Transitioning: A Summary
Thursday, January 31, 2013
As parents, we all must face the fact that one day soon, often much sooner than we would like, our children will be adults. For persons with special needs, this progression from childhood into the adult world can be complicated. Issues such as future living arrangements, meaningful long term employment, involvement in social and community events, as well as other financial considerations need to be examined. These are often very complex issues, which can require extensive planning. In the special needs community, the process of planning for the future of the special needs child is referred to as transitioning.
There are a number of different steps involved in the transitioning process. According to the Individuals with Disabilities Education Act (IDEA), school districts are required to provide transition plans which incorporate both education opportunities and successful post-school employment for youth with disabilities by age 16. This process can take place at as early as age 14. The transition plan is then incorporated into an Individualized Education Plan, or, IEP. The IEP, which has been created by a team which includes the parents, the child with special needs and the staff at the school which the child attends, outlines the educational services your child will receive. It also provides a frame work for the broader, long-term educational and post school goals for your child.
As the age of graduation draws closer, students with special needs begin to direct their focus away from activities in the school, and begin to participate in real-world, off-site work activities. Questions such as, “does my child show an aptitude for a particular job?” “where will my child live?”, or “is there a post-secondary program that will help my child integrate into the working world?” will be examined. An Individualized Plan for Employment, or, IPE, must be developed. The IPE is a written plan outlining an individual’s vocational goal, and the services to be provided to reach that goal. Other employment options, such as Supported Employment, Vocational Rehabilitation, and an employment consultant/job coach will be explored (Supported Employment will be discussed in greater detail in next week’s blog). Other considerations, such as the financial resources that may be available to your children during the different stages of the transition process also need to be examined.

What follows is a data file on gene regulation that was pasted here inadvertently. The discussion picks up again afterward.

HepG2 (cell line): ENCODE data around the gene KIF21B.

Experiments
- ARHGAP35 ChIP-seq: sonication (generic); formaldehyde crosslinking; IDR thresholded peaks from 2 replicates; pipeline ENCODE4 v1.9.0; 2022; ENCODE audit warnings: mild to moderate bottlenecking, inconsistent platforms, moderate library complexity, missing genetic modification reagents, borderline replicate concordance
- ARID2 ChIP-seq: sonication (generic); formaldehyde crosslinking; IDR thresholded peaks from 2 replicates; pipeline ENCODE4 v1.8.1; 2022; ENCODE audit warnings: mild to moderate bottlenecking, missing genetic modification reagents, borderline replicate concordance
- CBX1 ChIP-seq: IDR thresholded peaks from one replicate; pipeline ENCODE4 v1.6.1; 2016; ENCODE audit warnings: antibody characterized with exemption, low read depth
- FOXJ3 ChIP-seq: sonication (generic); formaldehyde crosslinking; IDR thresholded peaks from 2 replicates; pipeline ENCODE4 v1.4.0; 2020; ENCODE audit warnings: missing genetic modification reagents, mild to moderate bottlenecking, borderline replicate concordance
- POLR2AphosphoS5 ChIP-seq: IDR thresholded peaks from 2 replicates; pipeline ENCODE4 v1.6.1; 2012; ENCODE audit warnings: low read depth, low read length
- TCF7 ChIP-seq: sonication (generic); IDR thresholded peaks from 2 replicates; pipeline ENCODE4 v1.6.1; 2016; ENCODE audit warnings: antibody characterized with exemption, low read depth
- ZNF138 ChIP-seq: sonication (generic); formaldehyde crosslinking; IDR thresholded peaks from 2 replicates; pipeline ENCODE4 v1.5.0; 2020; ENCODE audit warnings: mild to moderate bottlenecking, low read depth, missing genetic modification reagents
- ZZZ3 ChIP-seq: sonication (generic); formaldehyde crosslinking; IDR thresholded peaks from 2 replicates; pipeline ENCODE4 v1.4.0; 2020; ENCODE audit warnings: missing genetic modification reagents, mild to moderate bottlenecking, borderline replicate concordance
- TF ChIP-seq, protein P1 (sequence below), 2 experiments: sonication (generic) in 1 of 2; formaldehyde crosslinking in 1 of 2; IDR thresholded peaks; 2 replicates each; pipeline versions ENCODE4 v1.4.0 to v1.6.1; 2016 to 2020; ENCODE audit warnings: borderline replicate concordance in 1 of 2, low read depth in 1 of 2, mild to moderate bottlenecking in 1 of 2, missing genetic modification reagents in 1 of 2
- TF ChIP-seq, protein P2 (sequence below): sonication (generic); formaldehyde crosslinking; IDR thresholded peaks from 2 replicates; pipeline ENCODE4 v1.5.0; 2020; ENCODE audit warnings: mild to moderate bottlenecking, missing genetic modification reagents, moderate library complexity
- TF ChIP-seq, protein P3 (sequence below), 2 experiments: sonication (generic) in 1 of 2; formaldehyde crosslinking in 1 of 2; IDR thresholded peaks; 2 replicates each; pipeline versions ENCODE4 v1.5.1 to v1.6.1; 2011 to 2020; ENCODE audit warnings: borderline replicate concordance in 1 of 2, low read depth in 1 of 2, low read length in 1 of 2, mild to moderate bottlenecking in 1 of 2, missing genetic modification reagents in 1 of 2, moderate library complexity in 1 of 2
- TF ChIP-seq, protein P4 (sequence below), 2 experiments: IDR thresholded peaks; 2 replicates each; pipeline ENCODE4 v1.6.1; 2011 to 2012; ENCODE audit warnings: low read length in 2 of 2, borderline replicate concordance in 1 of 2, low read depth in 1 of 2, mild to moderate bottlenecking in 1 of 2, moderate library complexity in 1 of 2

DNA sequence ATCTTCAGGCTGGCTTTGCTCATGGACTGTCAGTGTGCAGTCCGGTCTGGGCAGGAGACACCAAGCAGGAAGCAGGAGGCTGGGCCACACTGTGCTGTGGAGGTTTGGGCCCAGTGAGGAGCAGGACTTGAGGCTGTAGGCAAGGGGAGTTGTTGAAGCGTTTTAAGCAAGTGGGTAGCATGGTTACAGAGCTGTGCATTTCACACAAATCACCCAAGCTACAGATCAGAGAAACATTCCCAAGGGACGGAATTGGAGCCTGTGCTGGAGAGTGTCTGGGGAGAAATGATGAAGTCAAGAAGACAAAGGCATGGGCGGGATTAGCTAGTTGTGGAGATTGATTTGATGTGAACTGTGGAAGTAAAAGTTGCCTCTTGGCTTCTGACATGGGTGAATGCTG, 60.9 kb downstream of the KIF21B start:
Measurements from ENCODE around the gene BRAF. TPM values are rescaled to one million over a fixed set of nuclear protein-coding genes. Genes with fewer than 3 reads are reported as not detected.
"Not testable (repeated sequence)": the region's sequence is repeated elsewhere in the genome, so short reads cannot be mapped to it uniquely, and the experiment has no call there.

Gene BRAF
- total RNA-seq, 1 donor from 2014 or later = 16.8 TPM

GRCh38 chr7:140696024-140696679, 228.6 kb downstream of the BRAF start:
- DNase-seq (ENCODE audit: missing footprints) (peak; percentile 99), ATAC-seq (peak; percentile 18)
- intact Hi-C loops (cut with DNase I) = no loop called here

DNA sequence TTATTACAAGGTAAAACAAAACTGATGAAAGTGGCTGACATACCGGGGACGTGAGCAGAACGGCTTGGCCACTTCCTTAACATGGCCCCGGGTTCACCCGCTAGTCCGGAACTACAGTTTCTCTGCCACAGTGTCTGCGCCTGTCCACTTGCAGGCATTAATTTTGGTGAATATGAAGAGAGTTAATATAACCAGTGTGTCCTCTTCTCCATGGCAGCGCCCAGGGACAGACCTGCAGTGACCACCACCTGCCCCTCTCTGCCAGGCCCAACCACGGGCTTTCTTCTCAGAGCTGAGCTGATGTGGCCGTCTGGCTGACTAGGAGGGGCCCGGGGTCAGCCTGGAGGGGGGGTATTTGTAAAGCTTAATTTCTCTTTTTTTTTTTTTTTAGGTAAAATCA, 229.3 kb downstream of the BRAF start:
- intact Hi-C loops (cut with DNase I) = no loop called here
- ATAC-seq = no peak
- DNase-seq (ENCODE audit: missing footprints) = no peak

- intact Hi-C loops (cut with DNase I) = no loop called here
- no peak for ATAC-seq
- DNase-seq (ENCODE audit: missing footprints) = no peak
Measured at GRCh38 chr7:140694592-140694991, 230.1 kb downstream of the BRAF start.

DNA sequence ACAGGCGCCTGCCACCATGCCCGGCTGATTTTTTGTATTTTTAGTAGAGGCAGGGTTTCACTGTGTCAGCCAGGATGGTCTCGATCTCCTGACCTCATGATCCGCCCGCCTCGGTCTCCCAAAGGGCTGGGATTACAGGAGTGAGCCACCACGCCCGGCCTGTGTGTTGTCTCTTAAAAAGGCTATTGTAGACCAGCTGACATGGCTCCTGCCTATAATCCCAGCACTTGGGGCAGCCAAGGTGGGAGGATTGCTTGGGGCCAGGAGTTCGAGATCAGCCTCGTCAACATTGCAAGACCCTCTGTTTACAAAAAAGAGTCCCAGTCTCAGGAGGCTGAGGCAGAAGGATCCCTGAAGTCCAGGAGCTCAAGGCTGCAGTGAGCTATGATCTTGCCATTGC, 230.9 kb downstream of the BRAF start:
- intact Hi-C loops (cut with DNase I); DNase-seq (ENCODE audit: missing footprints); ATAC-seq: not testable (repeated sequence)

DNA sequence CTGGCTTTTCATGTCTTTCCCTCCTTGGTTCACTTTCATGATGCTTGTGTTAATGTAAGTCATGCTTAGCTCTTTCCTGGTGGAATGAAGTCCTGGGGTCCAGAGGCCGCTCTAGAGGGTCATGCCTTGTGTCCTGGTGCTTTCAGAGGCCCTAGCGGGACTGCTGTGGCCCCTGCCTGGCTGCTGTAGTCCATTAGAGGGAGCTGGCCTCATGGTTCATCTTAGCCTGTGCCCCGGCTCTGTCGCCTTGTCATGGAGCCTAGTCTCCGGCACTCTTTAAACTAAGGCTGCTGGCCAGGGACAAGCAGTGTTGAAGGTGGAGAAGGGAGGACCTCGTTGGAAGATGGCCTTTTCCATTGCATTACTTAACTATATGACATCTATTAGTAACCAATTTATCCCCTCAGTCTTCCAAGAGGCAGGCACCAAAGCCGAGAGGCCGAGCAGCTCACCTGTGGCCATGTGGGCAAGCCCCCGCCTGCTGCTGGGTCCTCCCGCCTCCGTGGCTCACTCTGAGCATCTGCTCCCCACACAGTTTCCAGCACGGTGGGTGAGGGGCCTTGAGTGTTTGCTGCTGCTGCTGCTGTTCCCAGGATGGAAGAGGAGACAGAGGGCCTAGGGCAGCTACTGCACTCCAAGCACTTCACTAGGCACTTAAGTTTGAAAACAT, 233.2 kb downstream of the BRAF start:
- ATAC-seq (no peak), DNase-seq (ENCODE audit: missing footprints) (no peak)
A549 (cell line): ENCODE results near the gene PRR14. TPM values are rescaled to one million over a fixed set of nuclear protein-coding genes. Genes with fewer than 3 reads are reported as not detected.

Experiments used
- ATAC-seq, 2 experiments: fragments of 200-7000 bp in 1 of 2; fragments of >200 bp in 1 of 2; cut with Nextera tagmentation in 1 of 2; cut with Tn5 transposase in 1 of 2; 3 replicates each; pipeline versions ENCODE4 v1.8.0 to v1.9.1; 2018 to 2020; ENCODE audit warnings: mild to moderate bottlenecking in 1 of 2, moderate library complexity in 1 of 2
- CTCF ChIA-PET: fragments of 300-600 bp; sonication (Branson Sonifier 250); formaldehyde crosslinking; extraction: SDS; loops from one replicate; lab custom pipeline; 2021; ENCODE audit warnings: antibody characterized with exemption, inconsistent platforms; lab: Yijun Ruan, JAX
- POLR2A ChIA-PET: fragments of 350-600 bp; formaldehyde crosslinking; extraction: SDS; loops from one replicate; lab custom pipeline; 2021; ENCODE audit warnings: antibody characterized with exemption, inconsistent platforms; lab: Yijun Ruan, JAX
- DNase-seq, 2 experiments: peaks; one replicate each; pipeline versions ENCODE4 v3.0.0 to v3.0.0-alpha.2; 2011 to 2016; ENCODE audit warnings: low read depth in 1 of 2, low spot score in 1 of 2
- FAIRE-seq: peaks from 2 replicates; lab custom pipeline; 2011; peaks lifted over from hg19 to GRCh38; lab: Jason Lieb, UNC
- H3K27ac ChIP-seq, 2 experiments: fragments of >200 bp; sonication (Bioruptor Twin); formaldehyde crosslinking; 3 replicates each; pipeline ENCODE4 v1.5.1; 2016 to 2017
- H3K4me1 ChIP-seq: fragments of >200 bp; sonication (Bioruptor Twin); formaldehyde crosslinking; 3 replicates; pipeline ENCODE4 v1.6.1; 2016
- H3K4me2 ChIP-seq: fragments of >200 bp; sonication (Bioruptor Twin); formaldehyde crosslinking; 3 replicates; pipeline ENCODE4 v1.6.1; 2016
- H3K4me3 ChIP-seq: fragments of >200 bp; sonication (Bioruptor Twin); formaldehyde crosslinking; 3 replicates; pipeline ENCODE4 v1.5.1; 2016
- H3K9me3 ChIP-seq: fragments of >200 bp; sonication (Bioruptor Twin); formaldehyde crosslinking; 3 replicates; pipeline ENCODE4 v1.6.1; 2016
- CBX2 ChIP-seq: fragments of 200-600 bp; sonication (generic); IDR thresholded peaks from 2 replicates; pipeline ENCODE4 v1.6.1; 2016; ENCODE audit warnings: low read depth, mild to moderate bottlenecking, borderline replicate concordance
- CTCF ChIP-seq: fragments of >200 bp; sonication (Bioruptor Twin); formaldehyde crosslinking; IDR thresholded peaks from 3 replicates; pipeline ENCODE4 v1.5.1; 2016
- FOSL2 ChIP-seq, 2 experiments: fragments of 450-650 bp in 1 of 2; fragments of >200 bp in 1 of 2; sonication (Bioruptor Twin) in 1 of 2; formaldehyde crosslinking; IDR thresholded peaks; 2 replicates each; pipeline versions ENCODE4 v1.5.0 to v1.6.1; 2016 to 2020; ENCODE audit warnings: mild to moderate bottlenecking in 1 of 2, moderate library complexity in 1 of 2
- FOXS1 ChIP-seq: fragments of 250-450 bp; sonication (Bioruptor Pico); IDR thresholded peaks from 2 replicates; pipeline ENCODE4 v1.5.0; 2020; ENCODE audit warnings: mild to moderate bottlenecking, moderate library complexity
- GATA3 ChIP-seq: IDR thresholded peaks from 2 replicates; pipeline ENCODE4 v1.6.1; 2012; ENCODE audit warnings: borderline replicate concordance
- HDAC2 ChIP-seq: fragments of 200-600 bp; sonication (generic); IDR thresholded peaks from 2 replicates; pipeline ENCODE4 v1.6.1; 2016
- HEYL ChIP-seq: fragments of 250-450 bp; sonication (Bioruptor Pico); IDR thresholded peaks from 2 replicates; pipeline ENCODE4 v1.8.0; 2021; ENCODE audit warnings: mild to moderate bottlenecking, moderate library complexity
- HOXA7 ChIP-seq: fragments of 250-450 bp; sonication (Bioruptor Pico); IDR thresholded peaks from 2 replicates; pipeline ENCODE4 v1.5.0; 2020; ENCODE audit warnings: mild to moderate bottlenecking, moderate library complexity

I hope this brief summary of the transition process helped to clarify some of the questions you may have surrounding transitioning. Remember: the primary goal of transitioning is to lay the ground work that will help to ensure a happy, successful and productive future for persons with special needs. Creating a plan will help to alleviate some of the anxiety associated with this stage of your child’s life, and will help you and your family effectively deal with a period of change and uncertainty.
If this topic is still a source of stress for you, or if you still have many questions, don’t worry – we can help! On February 5, we are hosting a workshop titled A Roadmap for Transitioning Planning & a Discussion of Post-Secondary Options at the TLC – Treatment Learning Center in Rockville, MD. During this workshop, we provide a more comprehensive outline of what “transitioning” really is. We also explain the various terms that arise during the transitioning process, and offer a discussion of the different post-secondary options available for persons with special needs in Washington, D.C., Maryland, and Virginia, as well as the options available in other states. All of our workshops offer a wealth of information, but due to the nature of transitioning, this workshop is particularly detailed. To register for this free workshop, click here. If you would like for us to present this workshop at your venue, please contact us. We are always looking for new venues, and are willing to travel.
If you have more questions about transitioning, please do not hesitate to give us a call, and stay tuned to our blog! We will discuss more transitioning issues over the coming weeks and months, including a more detailed discussion of Vocational Rehabilitation and Supported Employment, which I will focus on next week.
Thanks for stopping by, and have a fantastic day!
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